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Community Care and Health Human Resources Symposium

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Event Details

The CIHR Team in Community Care and Health Human Resources, in partnership with the Canadian Research Network for Care in the Community (CRNCC), held its 3rd Annual Symposium on November 20, 2009, at the University of Toronto.  This symposium was designed to share research results with community partners, researchers, and decision makers.  Its aim was to encourage conversation and knowledge exchange.


Date and Time

Friday, November 20, 2009 ~ 8:30 a.m. - 4:00 p.m. (EST)



Follow this link to view the full-day agenda!



Speaker Presentations (in order of appearance)

Paul Williams & Raisa Deber - Introduction

Robyn Hastie - CIHI: Your Partner in Health Research

Session 1

  • Andrea Baumann & Audrey Laporte - Health Human Resources
  • Karim Bandali - Migration of Allied Health Professionals from Hospital to Community: Fact or Fiction?
  • Anshoo Kamal - What Factors are Associated with Job Dissatisfaction for Nurses?  Are these different for younger nurses?
  • Mike Landry and Molly Verrier - Relative Attractiveness of Employment Settings for Physical Therapists (1999-2007): Implication for Internationally Educated Physical Therapists
  • Brenda Gamble - Health Administration Alumni: Where are they working and what are the skills required to manage in healthcare?

Session 2

  • Paul Williams - Setting the Balance of Care for Older Persons in Ontario
  • Janet Lum - Supporting Older People at Home & the Balance of Care
  • Kerry Kuluski - Setting the Balance of Care in Northwestern Ontario
  • Frances Morton - Dementia Care Considerations
  • Allie Peckham - Caring for Caregivers: Balancing Formal and Informal Care in the Community for Frail Older Persons
  • Jillian Watkins - Setting the Balance of Care for Sexually Diverse Seniors

Session 3

  • Raisa Deber - Putting it Together
  • Chris Klinger - Different Approaches to Care for the Terminally Ill: Barriers and Facilitators to Service Provision




The CIHR Team in Community Care and Health Human Resources, funded by the Canadian Institutes of Health Research (CIHR), directed by Raisa Deber and co-directed by A. Paul Williams, is a partnership between researchers (at University of Toronto, Ryerson, Michener, McMaster and University of Ontario Institute of Technology) and community organizations to address the need for better evidence concerning two key elements affecting, and being affected by, the shift of care between hospitals and home/community.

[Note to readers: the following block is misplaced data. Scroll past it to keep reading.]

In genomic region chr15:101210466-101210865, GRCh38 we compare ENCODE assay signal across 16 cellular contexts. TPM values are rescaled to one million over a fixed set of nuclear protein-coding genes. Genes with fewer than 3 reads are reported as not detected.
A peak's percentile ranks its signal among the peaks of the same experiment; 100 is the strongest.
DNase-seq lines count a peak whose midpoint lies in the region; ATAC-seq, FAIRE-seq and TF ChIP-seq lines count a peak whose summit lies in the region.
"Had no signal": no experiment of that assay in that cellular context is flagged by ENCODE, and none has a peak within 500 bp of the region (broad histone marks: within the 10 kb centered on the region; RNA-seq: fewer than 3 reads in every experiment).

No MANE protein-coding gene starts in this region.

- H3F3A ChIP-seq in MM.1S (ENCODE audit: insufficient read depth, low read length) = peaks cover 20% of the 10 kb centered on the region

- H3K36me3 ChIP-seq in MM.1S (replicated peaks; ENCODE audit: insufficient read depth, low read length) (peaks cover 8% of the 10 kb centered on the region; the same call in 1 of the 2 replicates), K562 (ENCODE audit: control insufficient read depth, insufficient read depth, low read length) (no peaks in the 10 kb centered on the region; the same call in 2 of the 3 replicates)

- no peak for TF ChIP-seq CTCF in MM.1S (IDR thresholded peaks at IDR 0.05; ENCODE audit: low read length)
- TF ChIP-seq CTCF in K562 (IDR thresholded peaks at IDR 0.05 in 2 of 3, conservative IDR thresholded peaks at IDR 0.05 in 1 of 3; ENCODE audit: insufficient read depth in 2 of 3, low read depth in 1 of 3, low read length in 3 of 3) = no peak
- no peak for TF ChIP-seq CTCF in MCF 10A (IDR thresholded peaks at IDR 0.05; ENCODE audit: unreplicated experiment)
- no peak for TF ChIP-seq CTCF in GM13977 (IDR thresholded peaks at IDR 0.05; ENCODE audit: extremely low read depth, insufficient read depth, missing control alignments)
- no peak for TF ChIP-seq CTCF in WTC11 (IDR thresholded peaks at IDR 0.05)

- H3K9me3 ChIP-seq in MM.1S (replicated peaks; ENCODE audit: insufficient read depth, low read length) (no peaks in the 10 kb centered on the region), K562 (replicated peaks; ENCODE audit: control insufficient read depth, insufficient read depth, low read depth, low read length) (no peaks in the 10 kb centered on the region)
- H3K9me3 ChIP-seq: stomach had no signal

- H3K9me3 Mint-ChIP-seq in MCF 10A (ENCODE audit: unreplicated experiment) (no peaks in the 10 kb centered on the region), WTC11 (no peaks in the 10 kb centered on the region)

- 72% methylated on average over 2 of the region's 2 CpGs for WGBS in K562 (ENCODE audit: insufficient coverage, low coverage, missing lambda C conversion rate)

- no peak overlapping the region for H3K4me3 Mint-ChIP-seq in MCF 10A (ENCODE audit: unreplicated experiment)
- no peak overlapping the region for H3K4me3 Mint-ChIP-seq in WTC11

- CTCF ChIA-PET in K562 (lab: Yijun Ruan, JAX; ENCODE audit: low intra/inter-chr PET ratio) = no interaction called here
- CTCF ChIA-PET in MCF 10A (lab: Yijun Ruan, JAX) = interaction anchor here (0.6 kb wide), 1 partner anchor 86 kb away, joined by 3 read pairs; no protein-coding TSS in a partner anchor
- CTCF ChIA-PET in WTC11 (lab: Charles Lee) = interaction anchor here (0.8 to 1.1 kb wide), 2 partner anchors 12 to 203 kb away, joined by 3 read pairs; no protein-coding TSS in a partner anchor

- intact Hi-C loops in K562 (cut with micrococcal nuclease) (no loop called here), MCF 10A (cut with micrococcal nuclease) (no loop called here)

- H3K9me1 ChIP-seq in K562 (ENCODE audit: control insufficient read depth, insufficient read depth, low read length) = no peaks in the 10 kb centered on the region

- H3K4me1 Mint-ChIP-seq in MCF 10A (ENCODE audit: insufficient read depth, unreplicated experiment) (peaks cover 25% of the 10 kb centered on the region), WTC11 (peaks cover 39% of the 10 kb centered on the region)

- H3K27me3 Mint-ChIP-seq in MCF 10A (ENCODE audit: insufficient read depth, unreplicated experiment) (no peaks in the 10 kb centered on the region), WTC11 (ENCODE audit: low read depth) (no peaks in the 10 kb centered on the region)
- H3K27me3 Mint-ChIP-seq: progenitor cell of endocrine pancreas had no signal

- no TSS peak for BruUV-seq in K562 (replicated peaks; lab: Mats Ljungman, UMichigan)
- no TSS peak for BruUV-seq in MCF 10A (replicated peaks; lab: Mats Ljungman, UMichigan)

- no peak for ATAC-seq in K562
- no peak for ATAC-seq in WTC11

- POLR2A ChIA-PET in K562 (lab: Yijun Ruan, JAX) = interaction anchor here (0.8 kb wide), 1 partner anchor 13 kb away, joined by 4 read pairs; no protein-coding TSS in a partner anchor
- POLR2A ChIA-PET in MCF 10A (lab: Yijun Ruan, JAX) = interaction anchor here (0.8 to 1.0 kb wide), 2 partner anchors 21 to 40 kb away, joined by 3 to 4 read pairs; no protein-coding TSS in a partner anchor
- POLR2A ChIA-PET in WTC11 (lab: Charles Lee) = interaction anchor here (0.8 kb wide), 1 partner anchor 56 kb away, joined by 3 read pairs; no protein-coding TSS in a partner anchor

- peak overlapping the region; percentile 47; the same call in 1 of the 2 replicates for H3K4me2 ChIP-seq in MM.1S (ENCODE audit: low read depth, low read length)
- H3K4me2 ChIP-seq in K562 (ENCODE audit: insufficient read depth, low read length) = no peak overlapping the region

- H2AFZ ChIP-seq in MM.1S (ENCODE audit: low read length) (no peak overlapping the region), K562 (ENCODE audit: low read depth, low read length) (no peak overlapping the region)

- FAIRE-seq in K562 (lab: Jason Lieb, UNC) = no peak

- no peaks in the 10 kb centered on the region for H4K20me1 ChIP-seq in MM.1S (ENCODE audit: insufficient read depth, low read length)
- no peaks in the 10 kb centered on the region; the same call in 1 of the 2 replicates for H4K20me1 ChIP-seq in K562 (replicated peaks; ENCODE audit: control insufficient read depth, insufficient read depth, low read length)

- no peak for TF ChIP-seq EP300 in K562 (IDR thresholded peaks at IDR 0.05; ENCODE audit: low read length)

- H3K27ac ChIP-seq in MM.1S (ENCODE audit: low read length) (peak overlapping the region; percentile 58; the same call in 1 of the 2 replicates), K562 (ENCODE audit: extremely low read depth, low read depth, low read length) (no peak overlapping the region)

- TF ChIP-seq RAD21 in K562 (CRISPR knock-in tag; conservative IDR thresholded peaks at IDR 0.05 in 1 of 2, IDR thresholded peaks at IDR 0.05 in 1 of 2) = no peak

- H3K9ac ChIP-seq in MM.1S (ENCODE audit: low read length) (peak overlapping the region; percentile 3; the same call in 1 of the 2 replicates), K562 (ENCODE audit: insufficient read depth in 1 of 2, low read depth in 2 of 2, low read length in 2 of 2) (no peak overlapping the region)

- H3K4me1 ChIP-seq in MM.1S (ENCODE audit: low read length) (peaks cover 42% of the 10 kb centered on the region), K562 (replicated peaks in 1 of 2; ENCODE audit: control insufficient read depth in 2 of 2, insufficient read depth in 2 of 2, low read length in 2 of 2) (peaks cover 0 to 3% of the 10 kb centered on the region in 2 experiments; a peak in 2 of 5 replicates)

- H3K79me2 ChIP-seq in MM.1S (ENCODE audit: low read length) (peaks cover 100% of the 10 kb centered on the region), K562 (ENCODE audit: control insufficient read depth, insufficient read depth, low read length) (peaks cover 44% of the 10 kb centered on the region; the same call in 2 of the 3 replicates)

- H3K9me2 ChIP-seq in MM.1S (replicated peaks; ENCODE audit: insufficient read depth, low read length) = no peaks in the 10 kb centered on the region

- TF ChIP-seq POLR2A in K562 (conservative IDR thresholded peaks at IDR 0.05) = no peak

Theme 1: Community Care, addresses the demand side, with a focus on applying the 'balance of care' (BoC) model developed by our international research partner to examine: the extent to which individuals with high care needs who might otherwise be institutionalized can be cared for in the community; and the costs and consequences of various care models for consumers, providers, and health care systems. These have clear implications for access, quality, and cost, as well as for service integration, and the mix of services (and service providers) needed to provide care. The Team has been working closely with LHINS, CCACs, and many community partners, and has some exciting results to report. The presentations will provide an overview of the guiding framework of this research along with specific case examples highlighting the roles of diversity, caregiving, geography, and different care models on 1) enabling older persons to age in their own homes and communities and 2) the implications for the broader health care system.

Theme 2: Health Human Resources, addresses the supply and employment shifts of health professionals, with particular emphasis on: the sub- sectors in which these providers work; the factors affecting the likelihood that they will continue working in their profession; differences by sub-sector in retention ("stickiness") and what workers do; and their training and educational needs. The Team has some exciting results about nursing, anesthesia assistants, OT, PT, and health care managers with more in progress.

We also have a presentation from one of our partners, CIHI, on how researchers can work with them.

Theme 3 is trying to pull the pieces together. Most of this work is in progress, but we do have some good preliminary results for what system factors mean for the implementation of palliative care services; the sub- project here is comparing Canada, the UK, the US, and Germany.